The Master Carvers' on Chippendale

Posted by Dami Babalola - 05 June, 2018


On 7 June 2018, we opened the exhibition 'Matching Patron and Maker' in collaboration with the Master Carvers' Association. We sit down with member Hugh Wedderburn to discuss the legacy of Thomas Chippendale and what the future holds for traditional carving.

Hugh Wedderburn will introduce himself as a humble woodchopper. He carves mainly in wood, though also enjoys stone and marble, working in period styles and designs of his own contrivance. He restores, reproduces or designs and makes pastiche pieces for curators, collectors decorators or dealers, but his greatest pieces are in collaboration with the commissioning client.



How has the work of Thomas Chippendale inspired you on this new project?

Hugh Wedderbrun (HW) - Thomas Chippendale is, with Grinling Gibbons, a name the public associate with our work and someone we all respect for his design innovation and the sheer quantity of work he is responsible for whilst maintaining the highest quality.

'Chippendale style' is ubiquitous across the globe, and the distinguishing mark of original work is always quality.

Wanting to celebrate the Master is natural but not by trying to copy or make a pastiche. Rather we show how we have learnt our trade and studied period styles to carve in the tradition, turning these acquired skills to designing new pieces, collaborating with our Patrons, as Chippendale did with his, to produce pieces they can take pride in, and share with family and friends.

Chippendale absorbed the styles of his time and developed them through the decades, developing with the times and leaving a rich heritage.


How did you decide on the theme of music?

HW - Luke Hughes, himself a Master furniture designer and maker working in Covent Garden, suggested the Music Stand Project as a focal point for our celebrations, to create functional furniture that is sculptural, and a pleasure to live with when not in use. This resonated, not least because music demonstrates how acquired knowledge is developed and carried forward; history informs for the future. 

Jonathan Louth is an friend and architect I have known and worked with for decades. The way in which ArchiCantuor (a group that brings professional and trained amateur musicians together with audiences who appreciate music & architecture) have integrated into the celebrations with Paul Munden also joining has been joyful.

The whole project has developed a life of its own, the initial thoughts between myself, Paul Ferguson, Huon Mallalieu and Sir Nicholas Goodison, introduced to Luke Hughes by Rosemary Ransome-Wallis. Much of this is due to the appeal of the Music Stands. I get quite emotional when I dwell on the generosity of all involved.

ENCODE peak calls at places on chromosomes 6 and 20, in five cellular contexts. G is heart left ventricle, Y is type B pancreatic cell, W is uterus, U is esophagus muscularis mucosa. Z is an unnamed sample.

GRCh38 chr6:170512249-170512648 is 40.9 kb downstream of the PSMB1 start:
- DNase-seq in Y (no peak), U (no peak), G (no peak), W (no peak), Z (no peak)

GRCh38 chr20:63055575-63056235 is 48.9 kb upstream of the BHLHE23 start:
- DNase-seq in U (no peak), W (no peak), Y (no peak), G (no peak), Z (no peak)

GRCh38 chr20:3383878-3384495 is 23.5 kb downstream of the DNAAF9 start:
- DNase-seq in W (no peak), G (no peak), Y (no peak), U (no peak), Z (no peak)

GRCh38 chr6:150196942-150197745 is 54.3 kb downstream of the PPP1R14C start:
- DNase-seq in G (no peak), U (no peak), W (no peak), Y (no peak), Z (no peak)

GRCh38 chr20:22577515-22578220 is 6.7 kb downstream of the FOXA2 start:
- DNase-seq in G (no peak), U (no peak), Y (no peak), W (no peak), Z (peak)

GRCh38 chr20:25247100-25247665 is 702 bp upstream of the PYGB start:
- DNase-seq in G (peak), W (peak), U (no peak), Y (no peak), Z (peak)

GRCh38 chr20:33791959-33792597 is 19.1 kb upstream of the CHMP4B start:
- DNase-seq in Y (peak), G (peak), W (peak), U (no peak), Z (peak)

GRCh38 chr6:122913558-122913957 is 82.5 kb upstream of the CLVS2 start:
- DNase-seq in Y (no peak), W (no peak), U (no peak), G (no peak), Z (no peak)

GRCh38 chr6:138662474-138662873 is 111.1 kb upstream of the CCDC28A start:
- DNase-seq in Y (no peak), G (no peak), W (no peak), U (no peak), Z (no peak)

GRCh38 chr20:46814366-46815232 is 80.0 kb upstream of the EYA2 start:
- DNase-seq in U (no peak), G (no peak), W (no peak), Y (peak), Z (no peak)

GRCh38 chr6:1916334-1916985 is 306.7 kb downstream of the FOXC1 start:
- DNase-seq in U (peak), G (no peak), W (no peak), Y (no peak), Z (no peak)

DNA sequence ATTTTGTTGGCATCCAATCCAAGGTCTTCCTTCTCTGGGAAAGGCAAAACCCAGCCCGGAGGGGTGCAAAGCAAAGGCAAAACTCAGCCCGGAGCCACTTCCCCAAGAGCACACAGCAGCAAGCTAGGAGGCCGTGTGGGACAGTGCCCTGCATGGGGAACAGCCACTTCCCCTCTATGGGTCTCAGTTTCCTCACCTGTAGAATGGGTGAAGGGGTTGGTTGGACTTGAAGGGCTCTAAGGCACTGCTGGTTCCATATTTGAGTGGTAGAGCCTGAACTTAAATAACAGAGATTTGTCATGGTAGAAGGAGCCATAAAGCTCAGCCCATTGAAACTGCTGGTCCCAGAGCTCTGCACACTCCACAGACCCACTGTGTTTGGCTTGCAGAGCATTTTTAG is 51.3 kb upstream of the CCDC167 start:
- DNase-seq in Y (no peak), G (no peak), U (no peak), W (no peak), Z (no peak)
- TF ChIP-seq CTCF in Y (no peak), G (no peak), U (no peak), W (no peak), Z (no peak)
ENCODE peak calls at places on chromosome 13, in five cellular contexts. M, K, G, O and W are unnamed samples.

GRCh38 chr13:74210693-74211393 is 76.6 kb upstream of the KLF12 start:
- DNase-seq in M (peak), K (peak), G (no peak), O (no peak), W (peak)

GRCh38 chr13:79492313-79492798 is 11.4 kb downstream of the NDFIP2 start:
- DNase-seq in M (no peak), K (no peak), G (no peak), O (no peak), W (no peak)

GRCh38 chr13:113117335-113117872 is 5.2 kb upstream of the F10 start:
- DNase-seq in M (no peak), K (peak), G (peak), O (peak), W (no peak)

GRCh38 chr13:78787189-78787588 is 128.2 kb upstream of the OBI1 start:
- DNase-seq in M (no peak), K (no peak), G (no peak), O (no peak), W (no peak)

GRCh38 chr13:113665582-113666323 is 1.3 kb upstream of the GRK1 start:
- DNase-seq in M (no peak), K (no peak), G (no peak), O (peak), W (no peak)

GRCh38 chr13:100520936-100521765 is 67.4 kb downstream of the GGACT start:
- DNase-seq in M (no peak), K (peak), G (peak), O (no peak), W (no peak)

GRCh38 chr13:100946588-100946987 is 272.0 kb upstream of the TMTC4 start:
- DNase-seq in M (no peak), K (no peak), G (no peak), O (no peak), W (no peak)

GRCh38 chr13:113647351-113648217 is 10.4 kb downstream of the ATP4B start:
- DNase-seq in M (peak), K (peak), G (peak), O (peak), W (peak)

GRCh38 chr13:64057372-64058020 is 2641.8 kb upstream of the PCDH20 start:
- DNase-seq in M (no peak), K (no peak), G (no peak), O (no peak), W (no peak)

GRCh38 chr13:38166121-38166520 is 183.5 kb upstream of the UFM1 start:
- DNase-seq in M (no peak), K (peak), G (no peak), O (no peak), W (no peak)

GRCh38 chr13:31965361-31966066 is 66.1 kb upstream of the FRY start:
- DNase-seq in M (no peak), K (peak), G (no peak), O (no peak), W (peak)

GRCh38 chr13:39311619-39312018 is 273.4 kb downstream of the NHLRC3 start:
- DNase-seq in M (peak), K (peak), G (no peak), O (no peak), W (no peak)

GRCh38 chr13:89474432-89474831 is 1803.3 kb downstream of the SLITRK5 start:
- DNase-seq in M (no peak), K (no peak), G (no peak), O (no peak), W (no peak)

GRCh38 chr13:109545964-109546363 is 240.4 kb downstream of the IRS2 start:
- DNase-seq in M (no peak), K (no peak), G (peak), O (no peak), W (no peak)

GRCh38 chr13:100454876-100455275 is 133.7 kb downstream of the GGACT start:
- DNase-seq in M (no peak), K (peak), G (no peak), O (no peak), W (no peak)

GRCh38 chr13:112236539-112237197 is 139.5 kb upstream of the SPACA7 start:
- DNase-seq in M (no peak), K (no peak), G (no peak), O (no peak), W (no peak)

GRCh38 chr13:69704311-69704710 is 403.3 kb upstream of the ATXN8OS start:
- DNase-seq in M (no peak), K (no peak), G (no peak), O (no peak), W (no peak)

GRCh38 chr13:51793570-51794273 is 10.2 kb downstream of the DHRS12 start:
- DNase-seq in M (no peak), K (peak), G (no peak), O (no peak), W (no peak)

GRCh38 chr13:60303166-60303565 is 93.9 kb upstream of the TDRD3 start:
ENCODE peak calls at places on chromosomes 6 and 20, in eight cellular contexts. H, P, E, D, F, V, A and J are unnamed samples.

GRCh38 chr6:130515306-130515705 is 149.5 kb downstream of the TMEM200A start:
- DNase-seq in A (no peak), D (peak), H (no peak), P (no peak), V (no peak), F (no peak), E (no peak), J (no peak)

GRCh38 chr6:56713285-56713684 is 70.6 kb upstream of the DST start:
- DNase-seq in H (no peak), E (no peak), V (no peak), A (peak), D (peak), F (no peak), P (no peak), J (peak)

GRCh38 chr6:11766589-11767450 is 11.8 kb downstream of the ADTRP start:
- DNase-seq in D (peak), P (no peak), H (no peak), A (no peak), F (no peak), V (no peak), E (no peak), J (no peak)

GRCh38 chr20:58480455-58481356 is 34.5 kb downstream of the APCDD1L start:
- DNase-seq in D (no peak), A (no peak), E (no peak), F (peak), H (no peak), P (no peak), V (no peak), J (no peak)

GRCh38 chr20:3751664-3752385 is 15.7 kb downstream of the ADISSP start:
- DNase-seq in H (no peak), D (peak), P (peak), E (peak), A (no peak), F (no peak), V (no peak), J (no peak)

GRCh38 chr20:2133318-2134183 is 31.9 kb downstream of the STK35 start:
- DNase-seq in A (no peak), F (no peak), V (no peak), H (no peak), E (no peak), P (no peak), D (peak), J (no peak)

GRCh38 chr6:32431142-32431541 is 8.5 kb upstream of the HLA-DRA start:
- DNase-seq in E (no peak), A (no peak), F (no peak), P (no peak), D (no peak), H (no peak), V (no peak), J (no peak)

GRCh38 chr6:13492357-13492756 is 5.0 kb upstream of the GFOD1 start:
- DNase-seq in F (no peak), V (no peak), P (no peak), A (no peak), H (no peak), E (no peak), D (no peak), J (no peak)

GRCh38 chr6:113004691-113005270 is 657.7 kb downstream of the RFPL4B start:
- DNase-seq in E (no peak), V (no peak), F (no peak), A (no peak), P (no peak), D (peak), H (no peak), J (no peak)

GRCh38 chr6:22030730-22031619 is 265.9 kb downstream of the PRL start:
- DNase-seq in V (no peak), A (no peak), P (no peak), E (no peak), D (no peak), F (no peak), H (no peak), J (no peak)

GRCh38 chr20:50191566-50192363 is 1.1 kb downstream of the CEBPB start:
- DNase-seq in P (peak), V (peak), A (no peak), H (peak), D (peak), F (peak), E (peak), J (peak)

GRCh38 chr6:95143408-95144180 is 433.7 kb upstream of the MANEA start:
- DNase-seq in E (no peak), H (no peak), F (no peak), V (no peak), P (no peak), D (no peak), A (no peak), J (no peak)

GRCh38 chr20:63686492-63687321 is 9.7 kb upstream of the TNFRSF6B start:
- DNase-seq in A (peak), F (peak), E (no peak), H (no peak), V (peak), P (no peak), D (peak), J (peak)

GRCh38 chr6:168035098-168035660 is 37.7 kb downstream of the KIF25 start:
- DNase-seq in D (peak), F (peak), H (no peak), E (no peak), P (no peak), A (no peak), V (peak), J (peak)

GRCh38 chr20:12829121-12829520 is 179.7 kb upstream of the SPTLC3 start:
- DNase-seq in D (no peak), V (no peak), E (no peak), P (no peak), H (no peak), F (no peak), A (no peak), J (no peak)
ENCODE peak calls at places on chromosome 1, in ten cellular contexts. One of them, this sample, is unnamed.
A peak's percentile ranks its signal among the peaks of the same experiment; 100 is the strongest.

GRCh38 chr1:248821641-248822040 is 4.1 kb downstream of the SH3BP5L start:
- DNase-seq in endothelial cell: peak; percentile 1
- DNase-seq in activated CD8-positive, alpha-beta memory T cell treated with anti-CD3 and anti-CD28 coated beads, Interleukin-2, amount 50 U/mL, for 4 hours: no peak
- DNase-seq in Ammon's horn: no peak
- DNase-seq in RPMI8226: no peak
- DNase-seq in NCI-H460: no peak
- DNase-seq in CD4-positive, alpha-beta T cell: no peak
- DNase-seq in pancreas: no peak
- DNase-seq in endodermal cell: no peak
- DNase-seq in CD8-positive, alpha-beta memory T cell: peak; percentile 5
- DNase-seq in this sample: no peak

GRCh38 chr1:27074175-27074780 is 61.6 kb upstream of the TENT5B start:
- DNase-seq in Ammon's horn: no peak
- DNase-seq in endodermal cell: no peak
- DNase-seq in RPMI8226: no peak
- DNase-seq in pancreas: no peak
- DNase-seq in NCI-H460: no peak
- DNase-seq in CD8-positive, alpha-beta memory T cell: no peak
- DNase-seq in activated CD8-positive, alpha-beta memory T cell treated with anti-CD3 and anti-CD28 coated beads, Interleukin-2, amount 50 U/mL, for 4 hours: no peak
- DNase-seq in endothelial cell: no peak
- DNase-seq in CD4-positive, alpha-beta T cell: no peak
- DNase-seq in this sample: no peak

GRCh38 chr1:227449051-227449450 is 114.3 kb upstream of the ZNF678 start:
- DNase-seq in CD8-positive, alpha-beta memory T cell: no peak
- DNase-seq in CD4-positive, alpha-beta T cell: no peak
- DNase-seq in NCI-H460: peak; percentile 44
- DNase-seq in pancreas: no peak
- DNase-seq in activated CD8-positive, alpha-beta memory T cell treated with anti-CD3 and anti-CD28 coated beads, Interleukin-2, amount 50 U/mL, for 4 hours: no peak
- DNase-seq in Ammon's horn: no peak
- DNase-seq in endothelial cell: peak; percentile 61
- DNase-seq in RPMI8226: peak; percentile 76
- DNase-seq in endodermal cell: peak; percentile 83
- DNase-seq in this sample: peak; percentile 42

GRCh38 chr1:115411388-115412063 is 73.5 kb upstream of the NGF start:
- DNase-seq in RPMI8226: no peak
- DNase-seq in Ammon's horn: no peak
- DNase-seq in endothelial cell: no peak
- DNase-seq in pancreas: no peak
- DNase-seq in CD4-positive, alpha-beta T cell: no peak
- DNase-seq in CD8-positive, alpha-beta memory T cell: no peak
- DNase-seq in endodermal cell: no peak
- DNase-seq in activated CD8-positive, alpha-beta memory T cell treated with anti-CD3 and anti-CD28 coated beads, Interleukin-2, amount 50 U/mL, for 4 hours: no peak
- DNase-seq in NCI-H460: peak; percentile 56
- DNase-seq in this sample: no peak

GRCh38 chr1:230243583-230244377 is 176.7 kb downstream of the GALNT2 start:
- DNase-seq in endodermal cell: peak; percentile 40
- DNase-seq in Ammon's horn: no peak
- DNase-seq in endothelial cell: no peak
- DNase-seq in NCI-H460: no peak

Thomas Chippendale opened his famous workshop in St Martin’s Lane, Covent Garden in the mid-1750s. Do you believe his identity still lives on today?

HW - Chippendale’s identity is ubiquitous, I’ve said that already but it really is. Even in his day his Directory was widely used and widely interpreted. Irish Chippendale is recognised as a style of its own by todays market. In the future the Indian, Indonesian or Chinese Chippendale of today might also find its place in the taste of connoisseurs. 

He was innovative (the best designers are), always adapting to the newest techniques and pushing for new styles. Where we differ is in holding onto the old techniques. I suppose you could say we rock the baby while the bathwater is freshened. We absorb new techniques more gradually and I hope to maintain some of the old qualities which might otherwise get lost in the rush for modernity.


How do you think the legacy of Thomas Chippendale will continue in the future, in relation to modern design?

HW - Following on, as CNC and digital printing become more common we draw attention to the differing nature of the end product. At risk of sounding mad, the spirt or soul is lost. The algorithm which breaths life into the inanimate is not yet written - analogue still has its place.


Enjoy the article? Delve deeper into Luke Hughes & Company’s place in the Arts and Crafts tradition with the fascinating new book 'Furniture in Architecture' . Available through Thames & Hudson

Topics: thomas chippendale, carving, matching patron and maker, master carvers, chippendale300

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